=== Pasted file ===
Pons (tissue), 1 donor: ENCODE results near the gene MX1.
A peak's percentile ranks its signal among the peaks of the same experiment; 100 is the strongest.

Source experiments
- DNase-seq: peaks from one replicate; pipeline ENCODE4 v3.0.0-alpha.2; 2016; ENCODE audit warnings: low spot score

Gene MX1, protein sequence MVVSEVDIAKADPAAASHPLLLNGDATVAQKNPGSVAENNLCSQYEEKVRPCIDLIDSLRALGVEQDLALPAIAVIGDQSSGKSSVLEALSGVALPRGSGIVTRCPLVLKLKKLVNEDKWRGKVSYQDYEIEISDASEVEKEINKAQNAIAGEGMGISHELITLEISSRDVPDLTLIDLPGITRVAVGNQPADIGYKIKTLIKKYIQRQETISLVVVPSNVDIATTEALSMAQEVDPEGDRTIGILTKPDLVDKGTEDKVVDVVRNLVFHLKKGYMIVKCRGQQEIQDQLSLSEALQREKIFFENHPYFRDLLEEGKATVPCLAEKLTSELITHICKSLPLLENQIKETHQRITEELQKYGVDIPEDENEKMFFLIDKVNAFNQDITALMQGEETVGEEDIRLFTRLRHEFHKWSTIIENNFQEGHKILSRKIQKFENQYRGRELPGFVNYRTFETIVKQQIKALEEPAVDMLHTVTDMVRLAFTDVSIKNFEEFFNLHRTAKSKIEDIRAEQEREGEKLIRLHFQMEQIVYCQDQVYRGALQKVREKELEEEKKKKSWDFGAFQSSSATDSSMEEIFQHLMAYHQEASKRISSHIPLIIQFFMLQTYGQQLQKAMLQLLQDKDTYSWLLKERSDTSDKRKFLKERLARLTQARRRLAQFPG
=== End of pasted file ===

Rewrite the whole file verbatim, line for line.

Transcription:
Pons (tissue), 1 donor: ENCODE results near the gene MX1.
A peak's percentile ranks its signal among the peaks of the same experiment; 100 is the strongest.

Source experiments
- DNase-seq: peaks from one replicate; pipeline ENCODE4 v3.0.0-alpha.2; 2016; ENCODE audit warnings: low spot score

Gene MX1, protein sequence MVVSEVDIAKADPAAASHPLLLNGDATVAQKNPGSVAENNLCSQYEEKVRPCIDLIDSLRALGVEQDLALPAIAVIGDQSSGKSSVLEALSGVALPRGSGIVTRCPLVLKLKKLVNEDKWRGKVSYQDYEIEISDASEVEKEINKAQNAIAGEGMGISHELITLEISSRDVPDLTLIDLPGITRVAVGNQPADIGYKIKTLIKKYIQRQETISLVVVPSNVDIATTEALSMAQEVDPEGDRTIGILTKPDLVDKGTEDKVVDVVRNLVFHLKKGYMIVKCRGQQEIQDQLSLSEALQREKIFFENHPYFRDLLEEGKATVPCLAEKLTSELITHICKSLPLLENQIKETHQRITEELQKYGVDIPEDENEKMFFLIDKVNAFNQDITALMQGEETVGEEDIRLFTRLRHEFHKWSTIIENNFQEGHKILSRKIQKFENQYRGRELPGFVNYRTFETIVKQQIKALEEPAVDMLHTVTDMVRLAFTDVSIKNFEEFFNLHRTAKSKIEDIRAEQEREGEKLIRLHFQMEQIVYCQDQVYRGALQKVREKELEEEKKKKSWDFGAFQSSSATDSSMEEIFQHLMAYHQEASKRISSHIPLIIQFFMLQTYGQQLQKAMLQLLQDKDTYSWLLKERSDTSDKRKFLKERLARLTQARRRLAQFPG